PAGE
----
Boy, the NFL really got spooked by Janet Jackson's wardrobe malfunction at the Super Bowl and the subsequent panty-bunching on the part of some viewers and the FCC. The league announced that its "Opening Kickoff" special Thursday night would be wholesome family entertainment and that it would be broadcast on a 10-second delay, just in case.
Things were definitely a little toned down compared to last year, when Britney Spears performed in a pair of tiny shorts. Destiny's Child opened the show. Dressed in burqas, they sang a song called "Lowerbackalicious."
Jessica Simpson, on a stage in Jacksonville, Fla., which she reportedly thought was named after Michael Jackson's Cadillac, offered up a musical tribute to Wonder bread, vanilla pudding and the color beige.
Elton John sang a couple of songs with the Boston Pops, backed by a robe-wearing church choir. It's an immutable law of show business that if you're a pop singer, and you have a big choir onstage with you in robes, and you're not in a church, at a church service, singing for the congregation out of actual religious feeling, your career is beyond hope.
The same goes for singing with the Boston Pops, now that I think of it. I mean, I like Teresa Brewer as much as the next guy, but we have to face facts.
There was also Toby Keith, who should either start working out or stop wearing sleeveless shirts, and the Lenny Kravitztron 2000 approximating a rock singer singing a car commercial ditty. It was pretty bad entertainment all around. Mary J. Blige, the highlight a year ago, was shunted off to singing the national anthem, which is pretty hard to s-e-x up. I knew I was watching a lousy show when I found myself missing that hilarious Joe Namath-Joe Theismann banter from last year's show.
But it all ended soon enough and, what do you know, they started playing football, the Patriots beating the Colts 27-24 in a corker that went down to the last 20 seconds. So the season's underway, and we turn now to picks for the rest of Week 1. As always, the predicted winner is in all caps, and this week only, each team's record from last year is listed.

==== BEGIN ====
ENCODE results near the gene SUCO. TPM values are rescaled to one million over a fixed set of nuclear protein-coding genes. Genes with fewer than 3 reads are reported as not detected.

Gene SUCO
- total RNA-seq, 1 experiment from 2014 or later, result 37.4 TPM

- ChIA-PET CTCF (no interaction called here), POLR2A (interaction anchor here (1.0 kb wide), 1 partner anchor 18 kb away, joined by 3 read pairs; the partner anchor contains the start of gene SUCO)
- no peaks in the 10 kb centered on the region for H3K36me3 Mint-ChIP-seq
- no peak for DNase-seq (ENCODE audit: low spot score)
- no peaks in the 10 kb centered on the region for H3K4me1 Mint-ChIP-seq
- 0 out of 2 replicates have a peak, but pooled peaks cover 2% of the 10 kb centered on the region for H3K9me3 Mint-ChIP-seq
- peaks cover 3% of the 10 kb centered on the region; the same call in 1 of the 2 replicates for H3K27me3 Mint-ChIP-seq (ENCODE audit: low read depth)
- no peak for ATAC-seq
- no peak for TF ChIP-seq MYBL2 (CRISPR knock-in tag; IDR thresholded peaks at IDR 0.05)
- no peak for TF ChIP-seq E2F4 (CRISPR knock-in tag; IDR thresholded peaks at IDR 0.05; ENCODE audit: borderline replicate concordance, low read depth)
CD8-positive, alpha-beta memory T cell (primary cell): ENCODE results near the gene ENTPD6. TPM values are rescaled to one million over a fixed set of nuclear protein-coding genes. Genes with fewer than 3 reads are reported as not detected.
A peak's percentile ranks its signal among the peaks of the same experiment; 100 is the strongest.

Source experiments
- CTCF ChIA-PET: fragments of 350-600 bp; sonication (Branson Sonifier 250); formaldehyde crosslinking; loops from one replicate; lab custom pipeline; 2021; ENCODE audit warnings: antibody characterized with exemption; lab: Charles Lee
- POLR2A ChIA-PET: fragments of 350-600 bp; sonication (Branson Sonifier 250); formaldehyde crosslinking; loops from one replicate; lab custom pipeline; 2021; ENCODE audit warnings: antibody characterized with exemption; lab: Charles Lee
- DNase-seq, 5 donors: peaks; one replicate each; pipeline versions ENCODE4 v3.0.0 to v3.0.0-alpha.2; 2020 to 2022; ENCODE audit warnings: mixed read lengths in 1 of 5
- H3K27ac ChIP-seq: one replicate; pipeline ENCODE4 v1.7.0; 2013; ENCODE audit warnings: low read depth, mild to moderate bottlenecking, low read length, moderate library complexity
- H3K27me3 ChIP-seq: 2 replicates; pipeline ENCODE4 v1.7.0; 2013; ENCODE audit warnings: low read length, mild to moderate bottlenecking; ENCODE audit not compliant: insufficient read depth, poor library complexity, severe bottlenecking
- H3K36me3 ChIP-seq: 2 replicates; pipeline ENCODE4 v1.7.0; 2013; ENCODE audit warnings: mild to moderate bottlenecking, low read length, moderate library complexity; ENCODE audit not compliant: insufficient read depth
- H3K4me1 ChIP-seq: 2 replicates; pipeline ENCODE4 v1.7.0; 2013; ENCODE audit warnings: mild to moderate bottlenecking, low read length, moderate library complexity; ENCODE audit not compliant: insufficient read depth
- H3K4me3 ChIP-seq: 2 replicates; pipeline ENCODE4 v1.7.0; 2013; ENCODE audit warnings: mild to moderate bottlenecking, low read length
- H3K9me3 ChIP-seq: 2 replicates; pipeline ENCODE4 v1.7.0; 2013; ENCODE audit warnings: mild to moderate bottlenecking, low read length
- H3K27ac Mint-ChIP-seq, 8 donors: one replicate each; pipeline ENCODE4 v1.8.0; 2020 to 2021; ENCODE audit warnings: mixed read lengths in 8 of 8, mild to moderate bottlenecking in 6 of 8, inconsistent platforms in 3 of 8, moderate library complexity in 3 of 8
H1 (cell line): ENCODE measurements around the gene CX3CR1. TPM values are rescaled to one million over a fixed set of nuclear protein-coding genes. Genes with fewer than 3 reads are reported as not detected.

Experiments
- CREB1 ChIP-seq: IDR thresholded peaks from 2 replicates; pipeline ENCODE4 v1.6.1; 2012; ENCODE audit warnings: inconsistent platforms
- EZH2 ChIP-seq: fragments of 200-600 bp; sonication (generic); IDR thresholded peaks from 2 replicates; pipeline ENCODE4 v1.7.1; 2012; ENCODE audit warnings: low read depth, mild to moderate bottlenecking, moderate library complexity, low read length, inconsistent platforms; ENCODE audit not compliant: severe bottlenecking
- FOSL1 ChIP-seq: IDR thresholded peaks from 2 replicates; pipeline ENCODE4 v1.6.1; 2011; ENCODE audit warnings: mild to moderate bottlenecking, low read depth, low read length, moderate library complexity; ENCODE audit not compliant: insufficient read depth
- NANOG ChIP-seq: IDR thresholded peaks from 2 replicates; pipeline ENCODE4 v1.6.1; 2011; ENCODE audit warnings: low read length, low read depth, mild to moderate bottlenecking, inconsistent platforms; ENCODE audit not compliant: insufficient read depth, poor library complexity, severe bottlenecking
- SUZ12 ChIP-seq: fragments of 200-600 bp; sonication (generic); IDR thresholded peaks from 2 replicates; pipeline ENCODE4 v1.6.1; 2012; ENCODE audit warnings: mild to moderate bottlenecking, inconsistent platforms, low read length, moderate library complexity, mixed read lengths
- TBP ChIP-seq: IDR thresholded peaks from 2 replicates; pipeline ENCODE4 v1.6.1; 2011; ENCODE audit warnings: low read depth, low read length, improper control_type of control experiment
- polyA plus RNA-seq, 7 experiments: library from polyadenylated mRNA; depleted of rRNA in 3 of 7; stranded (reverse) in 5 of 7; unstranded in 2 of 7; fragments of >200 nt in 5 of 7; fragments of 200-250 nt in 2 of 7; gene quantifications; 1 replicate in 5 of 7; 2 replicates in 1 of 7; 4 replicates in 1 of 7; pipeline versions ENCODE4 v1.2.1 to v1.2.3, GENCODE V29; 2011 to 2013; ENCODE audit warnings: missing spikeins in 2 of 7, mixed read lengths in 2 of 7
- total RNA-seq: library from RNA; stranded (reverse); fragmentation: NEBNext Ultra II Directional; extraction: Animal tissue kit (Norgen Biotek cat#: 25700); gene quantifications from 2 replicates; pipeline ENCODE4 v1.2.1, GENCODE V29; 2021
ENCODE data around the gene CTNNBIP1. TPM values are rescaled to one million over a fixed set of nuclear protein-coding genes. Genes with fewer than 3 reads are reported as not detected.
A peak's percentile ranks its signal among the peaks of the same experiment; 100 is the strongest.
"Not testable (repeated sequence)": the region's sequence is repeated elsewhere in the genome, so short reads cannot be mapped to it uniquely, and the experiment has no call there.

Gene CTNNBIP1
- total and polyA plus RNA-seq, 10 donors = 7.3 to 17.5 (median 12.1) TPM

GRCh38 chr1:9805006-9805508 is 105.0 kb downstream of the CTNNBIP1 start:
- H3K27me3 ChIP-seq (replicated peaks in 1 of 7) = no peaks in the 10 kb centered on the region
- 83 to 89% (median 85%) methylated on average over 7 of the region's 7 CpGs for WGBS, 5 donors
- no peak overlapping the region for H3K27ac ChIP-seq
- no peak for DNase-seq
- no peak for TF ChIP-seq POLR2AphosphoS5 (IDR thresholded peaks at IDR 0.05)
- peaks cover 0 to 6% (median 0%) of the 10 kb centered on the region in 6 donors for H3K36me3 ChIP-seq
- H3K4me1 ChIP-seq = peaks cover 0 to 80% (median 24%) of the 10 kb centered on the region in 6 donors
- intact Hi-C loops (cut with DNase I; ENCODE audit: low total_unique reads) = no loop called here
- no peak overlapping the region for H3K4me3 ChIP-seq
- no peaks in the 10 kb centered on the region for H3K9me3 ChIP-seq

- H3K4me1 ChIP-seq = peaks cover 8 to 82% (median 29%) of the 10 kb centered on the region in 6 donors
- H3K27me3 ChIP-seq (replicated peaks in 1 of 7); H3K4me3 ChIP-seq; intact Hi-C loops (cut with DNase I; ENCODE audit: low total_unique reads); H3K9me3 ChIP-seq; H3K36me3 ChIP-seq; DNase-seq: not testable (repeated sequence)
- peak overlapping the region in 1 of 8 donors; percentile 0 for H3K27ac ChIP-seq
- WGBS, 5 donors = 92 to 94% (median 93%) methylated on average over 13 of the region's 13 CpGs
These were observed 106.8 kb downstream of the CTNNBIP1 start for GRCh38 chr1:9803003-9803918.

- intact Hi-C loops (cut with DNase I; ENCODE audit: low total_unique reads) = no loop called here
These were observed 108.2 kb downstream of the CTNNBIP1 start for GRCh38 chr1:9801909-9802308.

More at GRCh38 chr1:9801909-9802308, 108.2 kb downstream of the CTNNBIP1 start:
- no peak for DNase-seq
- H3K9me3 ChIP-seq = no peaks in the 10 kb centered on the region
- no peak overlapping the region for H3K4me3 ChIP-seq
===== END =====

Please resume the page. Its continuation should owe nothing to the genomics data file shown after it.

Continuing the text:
TENNESSEE (12-4) at Miami (10-6): This game got moved up to Saturday afternoon because of Hurricane Ivan. I'm sure that makes Florida's college football people happy. Oh, wait, the Florida college football people postponed their big game last week, Florida State at Miami, because of Hurricane Francis and moved it to Friday night, which made the Florida high school people real happy. Jeez, these hurricanes bring out the best in people, don't they? By the time a couple more come through, football players in Florida will be rolling first graders for their GoGurt money.
Anyway, the Dolphins have finally decided on a starting quarterback. It's Earl Morrall!
JACKSONVILLE (5-11) at Buffalo (6-10): The Jaguars serve notice that they're going to be an interesting team to watch this year. Well, to the extent that you can do that by beating the Bills.
Baltimore (10-6) at CLEVELAND (5-11): What the Heck Pick of the week. For those of you new to the class, that means I don't really think Cleveland is going to win, I'm just picking them because, you know, What the Heck. Disturbingly, these picks are as likely to be successful as any other.
I just want to reiterate my feeling that it's Stalinist and evil that, according to official NFL records, the Baltimore Ravens, who moved to Baltimore from Cleveland in 1996, are an "expansion team" dating to that year, even though all of their players, coaches, secretaries, etc., were Cleveland Browns the year before, and the Cleveland Browns, a new team in 1999, were a "continuation" of the "suspended" Browns franchise, which had in "reality" moved to Baltimore three years earlier.
I realize I'm the only person in the world who cares about this, but it really bothers me. Jamal Lewis is not the leading rusher in Ravens history. Jim Brown is. I won't mention this again till next year. Probably.
Cincinnati (8-8) at N.Y. JETS (6-10): Can a hotshot quarterback making his first NFL start get a win on the road? Sure. But Carson Palmer won't. Fun matchup between Palmer and Chad Pennington, a couple of the more talented young QBs in the league, though only Pennington's done anything so far.
Arizona (4-12) at ST. LOUIS (12-4): New Cardinals coach Dennis Green just has an inkling, just the beginnings of a thought: "Gosh, that TV job was cushy."